Hong Kong Med J 2005;11:463-71 | Number 6, December 2005
An active surveillance study of vancomycin-resistant Enterococcus in Queen Elizabeth Hospital, Hong Kong
VWM Chuang, DNC Tsang, JKS Lam, RKW Lam, WH Ng
Department of Pathology, Queen Elizabeth Hospital, 30 Gascoigne Road, Hong Kong
OBJECTIVE. To assess the rate of faecal vancomycin-resistant Enterococcus colonisation in high-risk patients in a regional hospital.
DESIGN. Prospective observational surveillance study.
SETTING. Queen Elizabeth Hospital, Hong Kong.
PATIENTS. From September 2001 to December 2002, stool samples from patients in the intensive care unit and patients in whom Clostridium difficile testing was requested were used for study using a broth enrichment method.
MAIN OUTCOME MEASURES. Number of faecal vancomycin-resistant Enterococcus colonisation.
RESULTS. A total of 2414 cultures from 1792 patients were tested for vancomycin-resistant Enterococcus using a broth enrichment method. Only one (0.06%) patient was found to harbour a vancomycin-resistant Enterococcus faecalis in the gastro-intestinal tract. Surveillance cultures from contacts of the case revealed another six with vancomycin-resistant Enterococcus faecalis. Vancomycin-resistant Enterococcus faecalis was also later reported from a clinical specimen (catheterized urine) of another patient. They were all epidemiologically linked to the index case. Mean inhibitory concentrations of vancomycin and teicoplanin were determined to be higher than 256 and 0.5 ug/mL, respectively by E-test for all the vancomycin-resistant Enterococcus isolates. Polymerase chain reaction analysis confirmed the presence of vanB genes and the result was in line with the phenotype. Pulsed-field gel electrophoresis confirmed a monoclonal vancomycin-resistant Enterococcus outbreak. Strict infection control measures recommended by the Centers for Disease Control and Prevention were followed and the outbreak was successfully controlled.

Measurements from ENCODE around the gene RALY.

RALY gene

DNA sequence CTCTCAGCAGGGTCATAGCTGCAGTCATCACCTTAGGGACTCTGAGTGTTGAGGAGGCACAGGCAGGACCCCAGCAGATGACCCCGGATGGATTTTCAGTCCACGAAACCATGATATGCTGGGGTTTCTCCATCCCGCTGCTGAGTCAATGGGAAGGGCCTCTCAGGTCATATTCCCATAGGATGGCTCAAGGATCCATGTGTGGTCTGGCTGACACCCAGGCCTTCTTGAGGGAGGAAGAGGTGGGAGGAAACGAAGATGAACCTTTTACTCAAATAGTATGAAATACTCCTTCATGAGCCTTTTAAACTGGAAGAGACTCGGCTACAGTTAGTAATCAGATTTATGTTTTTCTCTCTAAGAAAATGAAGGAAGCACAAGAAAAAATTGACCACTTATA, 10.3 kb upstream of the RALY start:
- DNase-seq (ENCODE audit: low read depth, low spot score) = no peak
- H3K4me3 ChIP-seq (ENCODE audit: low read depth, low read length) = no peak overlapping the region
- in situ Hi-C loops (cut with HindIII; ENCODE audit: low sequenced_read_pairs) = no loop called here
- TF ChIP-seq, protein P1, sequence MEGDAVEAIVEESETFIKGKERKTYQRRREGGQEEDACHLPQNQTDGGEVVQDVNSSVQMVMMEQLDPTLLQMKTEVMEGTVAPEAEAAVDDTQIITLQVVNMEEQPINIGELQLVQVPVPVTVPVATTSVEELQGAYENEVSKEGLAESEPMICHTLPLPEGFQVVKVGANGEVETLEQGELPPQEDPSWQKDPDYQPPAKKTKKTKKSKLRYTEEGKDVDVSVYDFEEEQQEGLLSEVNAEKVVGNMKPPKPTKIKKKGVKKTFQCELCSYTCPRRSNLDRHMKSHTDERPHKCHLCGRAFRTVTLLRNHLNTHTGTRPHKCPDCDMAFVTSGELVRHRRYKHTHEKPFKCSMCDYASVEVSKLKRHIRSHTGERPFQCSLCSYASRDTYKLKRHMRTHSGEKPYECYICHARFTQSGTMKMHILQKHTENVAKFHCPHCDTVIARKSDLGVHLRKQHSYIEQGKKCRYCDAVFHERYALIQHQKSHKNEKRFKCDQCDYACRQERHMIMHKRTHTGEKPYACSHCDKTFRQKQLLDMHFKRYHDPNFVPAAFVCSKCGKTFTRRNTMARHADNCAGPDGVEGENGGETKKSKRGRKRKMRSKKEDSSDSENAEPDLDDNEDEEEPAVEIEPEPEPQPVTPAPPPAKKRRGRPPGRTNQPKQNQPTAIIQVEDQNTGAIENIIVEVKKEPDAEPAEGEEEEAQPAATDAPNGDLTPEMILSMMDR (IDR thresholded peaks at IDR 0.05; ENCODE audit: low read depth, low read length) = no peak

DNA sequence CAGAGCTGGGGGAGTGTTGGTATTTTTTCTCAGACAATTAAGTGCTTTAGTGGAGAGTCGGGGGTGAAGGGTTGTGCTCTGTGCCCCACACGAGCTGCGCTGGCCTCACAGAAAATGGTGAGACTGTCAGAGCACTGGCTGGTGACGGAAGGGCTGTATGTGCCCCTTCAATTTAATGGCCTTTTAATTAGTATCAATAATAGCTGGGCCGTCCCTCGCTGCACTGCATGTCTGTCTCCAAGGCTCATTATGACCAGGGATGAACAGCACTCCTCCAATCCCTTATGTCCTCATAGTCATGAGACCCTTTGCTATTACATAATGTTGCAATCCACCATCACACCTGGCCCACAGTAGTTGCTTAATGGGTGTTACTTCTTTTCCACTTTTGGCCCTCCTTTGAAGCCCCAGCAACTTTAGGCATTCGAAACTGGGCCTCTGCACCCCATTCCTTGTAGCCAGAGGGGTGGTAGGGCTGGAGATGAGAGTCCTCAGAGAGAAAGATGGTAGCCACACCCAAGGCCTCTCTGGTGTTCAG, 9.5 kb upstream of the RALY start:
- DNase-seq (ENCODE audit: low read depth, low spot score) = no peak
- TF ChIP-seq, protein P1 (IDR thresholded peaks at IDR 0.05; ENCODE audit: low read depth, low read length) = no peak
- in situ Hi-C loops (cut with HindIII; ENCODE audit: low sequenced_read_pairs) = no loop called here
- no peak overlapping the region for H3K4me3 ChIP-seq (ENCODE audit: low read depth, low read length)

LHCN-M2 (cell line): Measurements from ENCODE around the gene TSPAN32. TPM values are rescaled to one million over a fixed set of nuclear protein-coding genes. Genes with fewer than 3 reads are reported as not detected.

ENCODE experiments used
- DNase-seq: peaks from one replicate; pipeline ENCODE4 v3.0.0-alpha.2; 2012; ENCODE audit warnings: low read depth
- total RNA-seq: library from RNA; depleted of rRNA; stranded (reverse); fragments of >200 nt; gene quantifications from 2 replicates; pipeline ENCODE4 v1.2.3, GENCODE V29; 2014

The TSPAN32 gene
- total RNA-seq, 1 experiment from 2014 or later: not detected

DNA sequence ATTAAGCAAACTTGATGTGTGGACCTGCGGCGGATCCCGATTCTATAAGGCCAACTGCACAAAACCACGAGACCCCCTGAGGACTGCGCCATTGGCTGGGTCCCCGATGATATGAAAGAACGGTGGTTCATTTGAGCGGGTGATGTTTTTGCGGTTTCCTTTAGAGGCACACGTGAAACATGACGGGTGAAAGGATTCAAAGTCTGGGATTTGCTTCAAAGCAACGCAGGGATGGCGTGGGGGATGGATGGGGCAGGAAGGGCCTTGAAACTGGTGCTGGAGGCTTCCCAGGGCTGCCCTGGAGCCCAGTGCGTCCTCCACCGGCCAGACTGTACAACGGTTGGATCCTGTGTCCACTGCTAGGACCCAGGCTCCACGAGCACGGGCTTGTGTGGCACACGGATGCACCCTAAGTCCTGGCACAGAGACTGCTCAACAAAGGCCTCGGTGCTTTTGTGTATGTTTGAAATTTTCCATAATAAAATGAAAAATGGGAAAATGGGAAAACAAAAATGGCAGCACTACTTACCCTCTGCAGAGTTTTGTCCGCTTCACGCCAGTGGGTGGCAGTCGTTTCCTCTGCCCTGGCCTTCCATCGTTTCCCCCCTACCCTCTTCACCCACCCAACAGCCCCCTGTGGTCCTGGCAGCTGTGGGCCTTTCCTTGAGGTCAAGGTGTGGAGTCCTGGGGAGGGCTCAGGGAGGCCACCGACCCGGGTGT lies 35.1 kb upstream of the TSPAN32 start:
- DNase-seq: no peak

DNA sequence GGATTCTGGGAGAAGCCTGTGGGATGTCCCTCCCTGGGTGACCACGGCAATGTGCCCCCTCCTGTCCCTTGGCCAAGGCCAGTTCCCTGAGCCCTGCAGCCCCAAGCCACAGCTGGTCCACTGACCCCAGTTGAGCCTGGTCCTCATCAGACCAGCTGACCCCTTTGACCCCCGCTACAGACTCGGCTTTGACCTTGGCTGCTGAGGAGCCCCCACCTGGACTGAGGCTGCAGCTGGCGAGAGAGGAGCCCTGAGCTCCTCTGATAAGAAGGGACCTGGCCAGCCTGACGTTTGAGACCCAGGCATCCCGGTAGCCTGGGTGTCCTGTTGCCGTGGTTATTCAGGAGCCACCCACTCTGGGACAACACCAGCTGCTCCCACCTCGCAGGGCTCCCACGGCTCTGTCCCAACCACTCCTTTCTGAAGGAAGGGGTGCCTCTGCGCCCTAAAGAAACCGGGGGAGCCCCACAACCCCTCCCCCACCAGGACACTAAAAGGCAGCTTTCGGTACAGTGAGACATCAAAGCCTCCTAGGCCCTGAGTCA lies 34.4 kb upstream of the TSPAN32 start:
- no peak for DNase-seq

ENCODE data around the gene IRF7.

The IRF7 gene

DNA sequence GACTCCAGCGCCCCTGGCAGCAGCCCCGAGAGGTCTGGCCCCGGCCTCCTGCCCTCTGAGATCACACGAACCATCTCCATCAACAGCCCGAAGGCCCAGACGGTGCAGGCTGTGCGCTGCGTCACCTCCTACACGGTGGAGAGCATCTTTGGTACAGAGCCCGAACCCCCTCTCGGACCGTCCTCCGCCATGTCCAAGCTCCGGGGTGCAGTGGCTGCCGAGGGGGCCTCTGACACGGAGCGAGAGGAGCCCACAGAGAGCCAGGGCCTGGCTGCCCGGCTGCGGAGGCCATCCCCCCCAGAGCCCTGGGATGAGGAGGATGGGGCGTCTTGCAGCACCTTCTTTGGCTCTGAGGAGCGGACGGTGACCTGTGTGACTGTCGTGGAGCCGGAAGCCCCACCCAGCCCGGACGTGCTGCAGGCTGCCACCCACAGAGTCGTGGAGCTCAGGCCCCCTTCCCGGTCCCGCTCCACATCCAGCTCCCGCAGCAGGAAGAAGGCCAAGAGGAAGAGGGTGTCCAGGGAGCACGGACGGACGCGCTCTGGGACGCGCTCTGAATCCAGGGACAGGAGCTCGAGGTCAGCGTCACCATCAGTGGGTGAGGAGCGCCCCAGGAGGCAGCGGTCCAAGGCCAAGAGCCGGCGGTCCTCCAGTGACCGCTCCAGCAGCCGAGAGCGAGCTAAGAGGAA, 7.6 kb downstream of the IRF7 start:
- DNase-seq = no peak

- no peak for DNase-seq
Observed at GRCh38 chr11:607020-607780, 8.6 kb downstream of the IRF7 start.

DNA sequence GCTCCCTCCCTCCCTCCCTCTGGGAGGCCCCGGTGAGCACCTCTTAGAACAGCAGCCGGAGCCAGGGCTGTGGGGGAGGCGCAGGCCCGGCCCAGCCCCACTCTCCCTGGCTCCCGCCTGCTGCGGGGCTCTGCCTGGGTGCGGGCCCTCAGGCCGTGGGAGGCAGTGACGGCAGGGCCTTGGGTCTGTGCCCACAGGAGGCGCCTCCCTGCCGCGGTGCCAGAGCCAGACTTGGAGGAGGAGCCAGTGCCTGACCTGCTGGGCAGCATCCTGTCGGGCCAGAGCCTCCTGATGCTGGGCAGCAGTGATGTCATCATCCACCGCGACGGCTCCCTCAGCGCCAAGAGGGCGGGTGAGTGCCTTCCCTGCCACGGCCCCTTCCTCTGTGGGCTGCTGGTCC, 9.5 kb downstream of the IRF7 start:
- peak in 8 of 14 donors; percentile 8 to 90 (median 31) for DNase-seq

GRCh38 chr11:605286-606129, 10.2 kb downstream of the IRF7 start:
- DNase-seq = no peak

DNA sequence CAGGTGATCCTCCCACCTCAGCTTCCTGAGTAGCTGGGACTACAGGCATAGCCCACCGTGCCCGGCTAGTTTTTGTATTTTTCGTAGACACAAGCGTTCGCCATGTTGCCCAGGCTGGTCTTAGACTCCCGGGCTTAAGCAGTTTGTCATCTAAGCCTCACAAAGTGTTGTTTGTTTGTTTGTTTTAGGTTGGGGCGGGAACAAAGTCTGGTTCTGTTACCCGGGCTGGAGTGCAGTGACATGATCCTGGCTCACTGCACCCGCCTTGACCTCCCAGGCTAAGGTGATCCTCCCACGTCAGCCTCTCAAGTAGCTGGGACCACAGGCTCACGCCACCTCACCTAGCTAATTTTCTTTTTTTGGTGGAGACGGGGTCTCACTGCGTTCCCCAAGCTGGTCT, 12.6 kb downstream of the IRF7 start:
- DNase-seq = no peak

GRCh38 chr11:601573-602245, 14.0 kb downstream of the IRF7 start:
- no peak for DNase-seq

CONCLUSION. Vancomycin-resistant Enterococcus colonisation is rare, but present among high-risk patients in our hospital. A routine surveillance programme should be implemented that will enable early case detection and prompt initiation of infection control measures to prevent the emergence of an endemic situation.
Key words: Clostridium infections; Cross infection; Enterococcus; Feces/microbiology; Vancomycin resistance
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